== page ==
CMU Cybersecurity competition

What is picoCTF?

picoCTF is a computer security game targeted at middle and high school students. The game consists of a series of challenges centered around a unique storyline where participants must reverse engineer, break, hack, decrypt, or do whatever it takes to solve the challenge. The challenges are all set up with the intent of being hacked, making it an excellent, legal way to get hands-on experience.

This year’s competition features a brand new adventure. When your friend disappears unexpectedly, you must learn and use computer security skills to uncover and decipher critical evidence behind their whereabouts. Can you find your friend before it’s too late?

Game overworld: Investigate the room for more clues.
Challenge: Grep Is Your Friend


Thanks to the support of our sponsors, we have received over $30,000 to support development of picoCTF and give prizes this year.

Rules & restrictions

Prize eligibility

Only middle or high school students in the United States are eligible for prizes.

Winners may be asked to produce written solutions for several challenges before receiving prizes. Winners will need an advisor or faculty member at their school to serve as a point of contact. For all prizes we reserve the right to verify the identity and eligibility of contestants.


Outside of the eligibility rules, picoCTF has a few guidelines. While there are no limitations on the resources or tools that you can use, only students may solve challenges. Advisors or others may help facilitate work, such as by helping set up tools or providing resources, but may not provide direct assistance on any problems.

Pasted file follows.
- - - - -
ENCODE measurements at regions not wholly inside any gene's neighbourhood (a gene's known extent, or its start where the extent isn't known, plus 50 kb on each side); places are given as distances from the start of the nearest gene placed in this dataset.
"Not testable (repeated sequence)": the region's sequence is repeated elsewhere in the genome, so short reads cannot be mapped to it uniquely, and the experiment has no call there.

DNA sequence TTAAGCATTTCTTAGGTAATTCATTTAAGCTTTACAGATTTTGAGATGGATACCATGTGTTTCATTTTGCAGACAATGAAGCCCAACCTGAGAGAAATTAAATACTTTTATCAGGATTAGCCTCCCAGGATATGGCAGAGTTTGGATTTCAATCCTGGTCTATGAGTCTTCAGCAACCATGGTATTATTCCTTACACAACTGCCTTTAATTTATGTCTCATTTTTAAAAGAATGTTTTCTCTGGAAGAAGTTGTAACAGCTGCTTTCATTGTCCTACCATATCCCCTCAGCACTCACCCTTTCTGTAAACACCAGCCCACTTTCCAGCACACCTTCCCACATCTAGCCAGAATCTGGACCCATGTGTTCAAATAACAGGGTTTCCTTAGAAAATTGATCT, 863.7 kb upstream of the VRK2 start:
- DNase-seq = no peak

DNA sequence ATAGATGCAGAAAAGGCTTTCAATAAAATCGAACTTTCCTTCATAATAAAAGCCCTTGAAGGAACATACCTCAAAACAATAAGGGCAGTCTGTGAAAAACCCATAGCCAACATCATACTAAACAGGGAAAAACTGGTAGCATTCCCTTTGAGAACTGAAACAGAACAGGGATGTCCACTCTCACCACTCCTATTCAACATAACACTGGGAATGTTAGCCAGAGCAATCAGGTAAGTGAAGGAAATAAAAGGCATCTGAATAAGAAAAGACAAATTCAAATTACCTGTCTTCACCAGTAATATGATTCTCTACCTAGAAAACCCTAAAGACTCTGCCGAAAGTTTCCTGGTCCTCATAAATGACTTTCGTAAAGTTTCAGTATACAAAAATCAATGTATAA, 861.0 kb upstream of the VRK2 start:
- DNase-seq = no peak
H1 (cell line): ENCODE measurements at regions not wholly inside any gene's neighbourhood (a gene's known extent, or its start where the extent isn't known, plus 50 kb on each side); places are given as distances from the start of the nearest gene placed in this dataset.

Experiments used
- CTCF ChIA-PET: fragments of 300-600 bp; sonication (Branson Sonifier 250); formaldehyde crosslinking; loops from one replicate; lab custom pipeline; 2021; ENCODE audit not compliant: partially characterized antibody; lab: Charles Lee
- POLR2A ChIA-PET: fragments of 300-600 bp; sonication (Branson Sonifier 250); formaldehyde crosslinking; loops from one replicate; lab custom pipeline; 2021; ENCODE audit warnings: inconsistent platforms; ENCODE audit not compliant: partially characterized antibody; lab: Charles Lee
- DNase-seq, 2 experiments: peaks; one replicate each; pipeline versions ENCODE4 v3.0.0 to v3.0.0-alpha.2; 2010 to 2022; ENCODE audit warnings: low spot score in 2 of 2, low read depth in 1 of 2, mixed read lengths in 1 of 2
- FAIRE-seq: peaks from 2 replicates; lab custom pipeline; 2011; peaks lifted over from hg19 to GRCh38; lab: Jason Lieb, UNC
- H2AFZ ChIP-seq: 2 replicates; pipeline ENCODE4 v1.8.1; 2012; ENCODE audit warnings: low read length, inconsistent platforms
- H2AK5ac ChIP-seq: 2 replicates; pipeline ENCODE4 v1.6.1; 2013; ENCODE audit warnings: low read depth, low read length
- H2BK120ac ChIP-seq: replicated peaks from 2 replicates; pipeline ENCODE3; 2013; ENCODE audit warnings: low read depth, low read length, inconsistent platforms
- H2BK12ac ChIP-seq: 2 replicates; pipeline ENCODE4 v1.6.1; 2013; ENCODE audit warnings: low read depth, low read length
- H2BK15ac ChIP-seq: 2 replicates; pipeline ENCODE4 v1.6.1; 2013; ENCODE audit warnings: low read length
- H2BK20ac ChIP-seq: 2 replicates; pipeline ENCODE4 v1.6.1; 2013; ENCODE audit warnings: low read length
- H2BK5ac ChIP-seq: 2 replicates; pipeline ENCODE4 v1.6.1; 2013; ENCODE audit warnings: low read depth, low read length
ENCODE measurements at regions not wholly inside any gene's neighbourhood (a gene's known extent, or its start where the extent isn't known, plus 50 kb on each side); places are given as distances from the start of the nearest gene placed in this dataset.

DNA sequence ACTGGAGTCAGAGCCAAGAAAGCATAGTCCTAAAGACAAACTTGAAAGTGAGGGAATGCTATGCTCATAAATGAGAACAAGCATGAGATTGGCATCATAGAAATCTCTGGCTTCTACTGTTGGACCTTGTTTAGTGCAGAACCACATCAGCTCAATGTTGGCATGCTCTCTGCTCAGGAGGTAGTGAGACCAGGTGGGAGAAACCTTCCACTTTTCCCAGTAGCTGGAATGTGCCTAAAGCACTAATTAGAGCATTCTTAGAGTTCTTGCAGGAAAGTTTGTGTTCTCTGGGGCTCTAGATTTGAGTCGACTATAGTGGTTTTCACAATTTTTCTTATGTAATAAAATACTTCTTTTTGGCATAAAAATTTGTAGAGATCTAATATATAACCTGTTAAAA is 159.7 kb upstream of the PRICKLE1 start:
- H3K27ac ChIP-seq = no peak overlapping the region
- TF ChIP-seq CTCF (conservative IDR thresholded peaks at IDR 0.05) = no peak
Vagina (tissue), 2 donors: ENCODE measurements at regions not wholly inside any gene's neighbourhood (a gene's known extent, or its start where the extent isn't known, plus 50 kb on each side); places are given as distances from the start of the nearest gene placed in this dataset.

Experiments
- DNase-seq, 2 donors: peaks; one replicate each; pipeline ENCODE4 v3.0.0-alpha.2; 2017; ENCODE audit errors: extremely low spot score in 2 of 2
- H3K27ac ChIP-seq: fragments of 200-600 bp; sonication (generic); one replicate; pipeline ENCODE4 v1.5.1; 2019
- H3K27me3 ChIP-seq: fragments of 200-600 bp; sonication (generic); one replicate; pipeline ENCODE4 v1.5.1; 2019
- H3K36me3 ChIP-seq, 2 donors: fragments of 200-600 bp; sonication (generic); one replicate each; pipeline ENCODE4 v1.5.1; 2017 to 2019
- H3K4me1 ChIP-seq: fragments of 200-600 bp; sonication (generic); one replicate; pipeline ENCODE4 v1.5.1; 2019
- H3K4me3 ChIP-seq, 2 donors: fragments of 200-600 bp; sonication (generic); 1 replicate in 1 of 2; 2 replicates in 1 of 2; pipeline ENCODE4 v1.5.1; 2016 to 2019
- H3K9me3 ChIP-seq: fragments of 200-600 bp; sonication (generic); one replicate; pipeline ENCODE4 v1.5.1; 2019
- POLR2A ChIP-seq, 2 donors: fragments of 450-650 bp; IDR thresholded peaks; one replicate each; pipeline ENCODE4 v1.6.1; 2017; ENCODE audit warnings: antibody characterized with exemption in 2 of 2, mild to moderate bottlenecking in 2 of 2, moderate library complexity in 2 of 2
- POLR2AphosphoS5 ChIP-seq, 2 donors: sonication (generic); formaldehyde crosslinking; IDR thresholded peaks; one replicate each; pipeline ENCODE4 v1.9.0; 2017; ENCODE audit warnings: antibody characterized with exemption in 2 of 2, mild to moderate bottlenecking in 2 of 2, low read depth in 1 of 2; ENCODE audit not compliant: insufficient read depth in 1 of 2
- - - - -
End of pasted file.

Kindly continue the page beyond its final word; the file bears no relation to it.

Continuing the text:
Additionally, competitors may not interfere with the progress of other competitors, nor with the operation of the competition’s infrastructure. More specifically, attacking the scoring server, other competitors, or machines not explicitly designated as targets is cheating. This includes both breaking into such machines, and denying others access to them or the ability to solve problems (for example, by altering a key or ping-flooding). Sharing keys or providing overly-revealing hints with other competitors is cheating, as is being directly assisted by other personnel (using tools from the internet is okay; asking people on the internet to help you solve the problem is not). We encourage you to solve problems in novel and creative ways using all available resources, but we do require that you solve them yourselves.

Breaking any of these rules will result in disqualification and notification of the affiliated school.

We want to hear from you!

If you have any questions or comments about picoCTF (or just want to get in touch) please do not hesitate to contact us. A member of PPP will respond as soon as possible.

Educators can contact us at

Members of the press can contact us at

Potential sponsors can contact us at

All others please email

Who we are

picoCTF is hosted by cybersecurity experts from the Plaid Parliament of Pwning in Carnegie Mellon University’s Security and Privacy Institute, CyLab.

David Brumley

Project Lead

Marty Carlisle

Technical Lead

Sarah Bien

Story Lead

Azer Wang

Story Lead

Bill Parks

Problem Development Lead

Melanie Rich-Wittrig

Problem Developer

Beth Goldman

UI Developer

Kevin Cooper

Problem Developer

Jake Olkin

Problem Developer

Samuel Kim

Problem Developer

Zach Wade

Problem Developer

Corwin de Boor

Problem Developer

David Hashe

Problem Developer

Carolina Zarate

Problem Developer

Keane Lucas

Problem Developer

Tim Becker

Problem Developer

William Yang

Problem Developer

Ryan Montgomery

Web Developer